This is a quick attempt to explain an age-old quandary… it’s a question I’ve been asked a thousand times by clients and students, and even some designers who will of course remain nameless… but I’ve never found what I would call a ‘simple and relevant today’ published explanation, not in a book or online.
Please do comment if you know of such a resource because the teacher who spurred me on to write the following is also struggling to find ‘simple and relevant today’ resources for his GCSE students.
Some background details: In 1997 I started working commercially as a designer for print and web, from the young age of thirteen I dabbled with really basic image-editing software such as Microsoft Paint, and at college I cut my teeth on Adobe Photoshop (then version 3.5) – I came to understand digital imaging in the context of ‘bitmaps and pixels’ and ‘vectors and bézier curves’.
Bitmap imagery explained:
File-types such as BMP, JPG, GIF, PIC, PNG and TIF (to name some of the most common) are built on the concept of bitmap imaging. A bitmap is quite literally ‘a map of bits’ that forms an image. The ‘bits’ in question are generally referred to as ‘pixels’.
An image that is 10 pixels by 10 pixels has ‘a map of bits’ that looks like this:
An image that is 32 pixels by 32 pixels has ‘a map of bits’ that looks like this:
Image-editing software (also referred to as photo-manipulation software) such as Adobe Photoshop allows the creation of imagery through colouring each individual ‘bit’ of the map. The ‘magnified’ example below demonstrates how a bitmap image is made up of individually coloured pixels.
Bitmap images are not only created in software packages such as Adobe Photoshop, they also form the basis of digital camera photography, digital video and television; and they even form the basis of the media captured on the latest mobile phone handsets.
The greater the number of ‘pixels’ within a Bitmap, the greater its ability to contain detail; and the higher its ‘resolution’.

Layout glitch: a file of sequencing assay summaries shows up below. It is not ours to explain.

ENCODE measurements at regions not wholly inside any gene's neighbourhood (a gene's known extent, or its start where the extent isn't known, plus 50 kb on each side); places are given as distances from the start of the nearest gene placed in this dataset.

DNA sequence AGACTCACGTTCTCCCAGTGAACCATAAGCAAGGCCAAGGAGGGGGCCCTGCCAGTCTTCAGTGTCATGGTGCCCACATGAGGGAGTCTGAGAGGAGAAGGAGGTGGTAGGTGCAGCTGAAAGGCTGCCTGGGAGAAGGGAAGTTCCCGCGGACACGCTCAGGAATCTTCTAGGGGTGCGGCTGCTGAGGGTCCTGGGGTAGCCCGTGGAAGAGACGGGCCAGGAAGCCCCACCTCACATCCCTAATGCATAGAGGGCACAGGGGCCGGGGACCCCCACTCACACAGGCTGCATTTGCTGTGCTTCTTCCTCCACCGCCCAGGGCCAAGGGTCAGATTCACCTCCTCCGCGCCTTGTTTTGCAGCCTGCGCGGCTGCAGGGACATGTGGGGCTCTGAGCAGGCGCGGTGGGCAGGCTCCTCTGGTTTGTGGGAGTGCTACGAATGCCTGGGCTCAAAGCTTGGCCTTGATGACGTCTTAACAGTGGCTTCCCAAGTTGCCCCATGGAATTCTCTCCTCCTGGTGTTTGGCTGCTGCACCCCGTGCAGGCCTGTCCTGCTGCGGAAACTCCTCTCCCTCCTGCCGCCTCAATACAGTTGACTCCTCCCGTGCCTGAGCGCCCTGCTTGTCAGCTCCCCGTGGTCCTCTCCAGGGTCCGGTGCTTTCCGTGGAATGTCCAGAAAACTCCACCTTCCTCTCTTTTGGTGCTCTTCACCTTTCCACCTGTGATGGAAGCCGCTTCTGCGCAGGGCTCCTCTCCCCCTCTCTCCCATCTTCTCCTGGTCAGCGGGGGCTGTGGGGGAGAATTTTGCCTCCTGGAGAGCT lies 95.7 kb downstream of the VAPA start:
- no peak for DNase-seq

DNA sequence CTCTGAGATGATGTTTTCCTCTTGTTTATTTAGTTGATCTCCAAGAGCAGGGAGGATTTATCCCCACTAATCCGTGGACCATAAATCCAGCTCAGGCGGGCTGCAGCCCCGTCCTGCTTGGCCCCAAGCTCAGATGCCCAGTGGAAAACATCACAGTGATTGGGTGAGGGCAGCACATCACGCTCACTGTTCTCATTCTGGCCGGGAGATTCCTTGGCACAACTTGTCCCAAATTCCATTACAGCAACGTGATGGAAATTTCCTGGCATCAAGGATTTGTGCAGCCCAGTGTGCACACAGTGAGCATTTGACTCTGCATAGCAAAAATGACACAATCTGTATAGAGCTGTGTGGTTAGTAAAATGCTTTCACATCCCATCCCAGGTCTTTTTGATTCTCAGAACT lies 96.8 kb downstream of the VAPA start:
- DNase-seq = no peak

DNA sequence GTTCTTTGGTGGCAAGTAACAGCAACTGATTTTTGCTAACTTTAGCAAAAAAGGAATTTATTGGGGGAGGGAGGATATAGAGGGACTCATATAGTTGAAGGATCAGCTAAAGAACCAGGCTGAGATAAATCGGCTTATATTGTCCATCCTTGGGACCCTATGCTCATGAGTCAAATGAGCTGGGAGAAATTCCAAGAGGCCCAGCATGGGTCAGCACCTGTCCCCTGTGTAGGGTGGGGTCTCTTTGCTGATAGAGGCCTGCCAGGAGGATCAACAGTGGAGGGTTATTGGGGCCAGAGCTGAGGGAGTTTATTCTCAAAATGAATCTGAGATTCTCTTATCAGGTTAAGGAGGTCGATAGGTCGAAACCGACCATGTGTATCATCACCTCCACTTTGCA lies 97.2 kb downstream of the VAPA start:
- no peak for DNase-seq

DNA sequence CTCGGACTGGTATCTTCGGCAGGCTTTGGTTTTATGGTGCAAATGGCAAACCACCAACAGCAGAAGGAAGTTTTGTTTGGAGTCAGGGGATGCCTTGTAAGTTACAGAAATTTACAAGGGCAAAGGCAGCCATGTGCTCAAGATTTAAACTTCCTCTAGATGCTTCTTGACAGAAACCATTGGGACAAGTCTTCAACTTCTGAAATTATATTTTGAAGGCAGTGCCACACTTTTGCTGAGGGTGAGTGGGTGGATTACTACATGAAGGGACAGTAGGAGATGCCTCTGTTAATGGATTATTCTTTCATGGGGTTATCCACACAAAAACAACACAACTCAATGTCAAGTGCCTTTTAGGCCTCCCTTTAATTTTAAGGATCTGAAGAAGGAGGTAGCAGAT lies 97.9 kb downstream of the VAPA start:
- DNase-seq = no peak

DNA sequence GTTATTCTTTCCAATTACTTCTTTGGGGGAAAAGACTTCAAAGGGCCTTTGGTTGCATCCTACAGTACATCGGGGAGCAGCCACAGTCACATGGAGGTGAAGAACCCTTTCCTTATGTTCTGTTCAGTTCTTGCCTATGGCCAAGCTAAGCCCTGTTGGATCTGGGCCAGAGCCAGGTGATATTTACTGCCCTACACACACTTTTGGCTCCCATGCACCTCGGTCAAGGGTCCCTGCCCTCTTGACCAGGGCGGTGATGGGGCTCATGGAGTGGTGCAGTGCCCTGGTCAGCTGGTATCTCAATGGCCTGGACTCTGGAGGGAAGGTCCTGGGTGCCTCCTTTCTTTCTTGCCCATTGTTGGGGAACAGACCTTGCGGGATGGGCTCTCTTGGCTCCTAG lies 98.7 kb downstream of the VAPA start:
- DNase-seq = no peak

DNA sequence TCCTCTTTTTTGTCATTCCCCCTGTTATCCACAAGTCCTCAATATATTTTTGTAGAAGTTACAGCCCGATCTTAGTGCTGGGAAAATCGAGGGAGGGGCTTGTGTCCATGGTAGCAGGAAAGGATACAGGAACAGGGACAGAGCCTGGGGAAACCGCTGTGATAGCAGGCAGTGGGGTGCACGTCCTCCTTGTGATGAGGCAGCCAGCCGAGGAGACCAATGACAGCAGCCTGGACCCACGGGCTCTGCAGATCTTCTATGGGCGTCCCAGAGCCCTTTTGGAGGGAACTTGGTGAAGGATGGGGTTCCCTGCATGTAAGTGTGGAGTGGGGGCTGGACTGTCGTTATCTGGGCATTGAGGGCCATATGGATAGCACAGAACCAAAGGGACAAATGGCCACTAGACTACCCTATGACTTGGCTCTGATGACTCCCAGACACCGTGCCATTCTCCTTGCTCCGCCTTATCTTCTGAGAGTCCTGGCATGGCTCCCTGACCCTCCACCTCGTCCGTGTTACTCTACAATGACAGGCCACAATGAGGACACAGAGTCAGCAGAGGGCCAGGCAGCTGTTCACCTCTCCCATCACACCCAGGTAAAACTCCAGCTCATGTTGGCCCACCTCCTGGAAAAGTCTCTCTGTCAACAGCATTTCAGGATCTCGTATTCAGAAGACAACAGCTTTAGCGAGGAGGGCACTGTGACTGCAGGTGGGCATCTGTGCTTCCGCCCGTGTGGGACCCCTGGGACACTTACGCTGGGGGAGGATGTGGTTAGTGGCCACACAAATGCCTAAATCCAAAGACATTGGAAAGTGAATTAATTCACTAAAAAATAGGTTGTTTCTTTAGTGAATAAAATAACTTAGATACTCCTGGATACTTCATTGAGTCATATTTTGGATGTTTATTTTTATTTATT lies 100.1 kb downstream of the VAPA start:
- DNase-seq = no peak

It is extremely important to note that neither the number of pixels within an image, nor its resolution, define its physical size (cm).
Digital displays such as computer monitors and televisions offer various resolutions and formats. A 30cm high Digital TV using ‘480 Format’ can display 704 pixels wide x 480 pixels high, where as a 30cm high Digital TV using ‘720 Format’ can display 1280 pixels wide x 720 pixels high. This means that if the same Bitmap image (480 pixels x 480 pixels) is broadcast to both displays, it will appear at different physical sizes (cm) on both, as the diagram below highlights:
As shown in the top example, if a Bitmap is enlarged, its ‘bits/pixels’ enlarge and the image that once appeared detailed and smooth (when small) now appears to ‘pixelate’ and reduce in visible quality.
Vector imagery explained:
Unlike Bitmap’s, Vector images do not lose their quality when scaled in size.
Vector images are ideal for logo design and large-scale graphics because no matter what their size (big or small) they always appear smooth and sharp.
Software such as Adobe Illustrator enables the creation and manipulation of vector imagery and illustration (perfectly scalable for print output); and software such as Adobe Flash provides vector based tools for animation and online interaction (perfectly scalable for any size screen or display output).
File-types such as Generic EPS (now commonly called an Illustrator EPS), SVG and DXF are all vector based formats.
Vector graphics are created using mathematics rather than pixels.
Vector shapes are drawn by plotting ‘anchor’ points. Each point is given a coordinate ‘location’ on the page (or artboard); mathematics then enables a computer to perfectly plot a smooth path between each ‘anchor’ point. Each point on a path can be given Bézier handles to control the direction and curvature of the connecting paths.
Because a vector image is based on mathematical coordinates it can be scaled (smaller and larger) without loss of quality or definition.
The example below shows the visible difference between Bitmap (left) and Vector (right) when scaled.
This Vector Tool Exercise published by the amazing team at Tutorial Plus may be of further interest to you if you’d like to learn more about bézier curves, simply follow the guides to create precise paths, using the hints and shortcuts covered in the article. The key tip is to be sparing with your use of anchor points, the fewer the points, the neater path.